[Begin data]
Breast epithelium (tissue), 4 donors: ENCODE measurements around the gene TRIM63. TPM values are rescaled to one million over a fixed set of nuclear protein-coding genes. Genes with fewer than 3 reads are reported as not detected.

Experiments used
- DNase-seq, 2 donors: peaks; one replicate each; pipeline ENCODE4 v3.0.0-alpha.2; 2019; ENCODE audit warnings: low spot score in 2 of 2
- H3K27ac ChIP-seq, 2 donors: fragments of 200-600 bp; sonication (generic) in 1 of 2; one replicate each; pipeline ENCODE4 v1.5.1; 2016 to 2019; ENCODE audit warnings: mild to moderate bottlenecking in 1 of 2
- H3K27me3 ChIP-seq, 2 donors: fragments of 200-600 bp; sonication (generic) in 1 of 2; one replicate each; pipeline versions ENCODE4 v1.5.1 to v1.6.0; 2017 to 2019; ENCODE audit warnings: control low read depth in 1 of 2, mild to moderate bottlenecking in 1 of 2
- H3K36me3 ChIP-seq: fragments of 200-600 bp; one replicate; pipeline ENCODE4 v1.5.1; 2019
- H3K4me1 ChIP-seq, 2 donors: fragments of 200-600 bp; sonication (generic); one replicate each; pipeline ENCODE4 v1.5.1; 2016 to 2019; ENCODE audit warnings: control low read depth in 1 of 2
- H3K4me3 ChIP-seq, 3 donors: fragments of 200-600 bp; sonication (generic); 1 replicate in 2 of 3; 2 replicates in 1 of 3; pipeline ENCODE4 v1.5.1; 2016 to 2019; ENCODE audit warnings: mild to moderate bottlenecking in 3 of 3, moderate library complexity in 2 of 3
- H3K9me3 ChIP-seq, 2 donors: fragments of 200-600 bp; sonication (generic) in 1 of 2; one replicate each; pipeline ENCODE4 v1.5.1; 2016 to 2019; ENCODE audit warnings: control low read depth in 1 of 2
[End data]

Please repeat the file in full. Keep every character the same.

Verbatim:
Breast epithelium (tissue), 4 donors: ENCODE measurements around the gene TRIM63. TPM values are rescaled to one million over a fixed set of nuclear protein-coding genes. Genes with fewer than 3 reads are reported as not detected.

Experiments used
- DNase-seq, 2 donors: peaks; one replicate each; pipeline ENCODE4 v3.0.0-alpha.2; 2019; ENCODE audit warnings: low spot score in 2 of 2
- H3K27ac ChIP-seq, 2 donors: fragments of 200-600 bp; sonication (generic) in 1 of 2; one replicate each; pipeline ENCODE4 v1.5.1; 2016 to 2019; ENCODE audit warnings: mild to moderate bottlenecking in 1 of 2
- H3K27me3 ChIP-seq, 2 donors: fragments of 200-600 bp; sonication (generic) in 1 of 2; one replicate each; pipeline versions ENCODE4 v1.5.1 to v1.6.0; 2017 to 2019; ENCODE audit warnings: control low read depth in 1 of 2, mild to moderate bottlenecking in 1 of 2
- H3K36me3 ChIP-seq: fragments of 200-600 bp; one replicate; pipeline ENCODE4 v1.5.1; 2019
- H3K4me1 ChIP-seq, 2 donors: fragments of 200-600 bp; sonication (generic); one replicate each; pipeline ENCODE4 v1.5.1; 2016 to 2019; ENCODE audit warnings: control low read depth in 1 of 2
- H3K4me3 ChIP-seq, 3 donors: fragments of 200-600 bp; sonication (generic); 1 replicate in 2 of 3; 2 replicates in 1 of 3; pipeline ENCODE4 v1.5.1; 2016 to 2019; ENCODE audit warnings: mild to moderate bottlenecking in 3 of 3, moderate library complexity in 2 of 3
- H3K9me3 ChIP-seq, 2 donors: fragments of 200-600 bp; sonication (generic) in 1 of 2; one replicate each; pipeline ENCODE4 v1.5.1; 2016 to 2019; ENCODE audit warnings: control low read depth in 1 of 2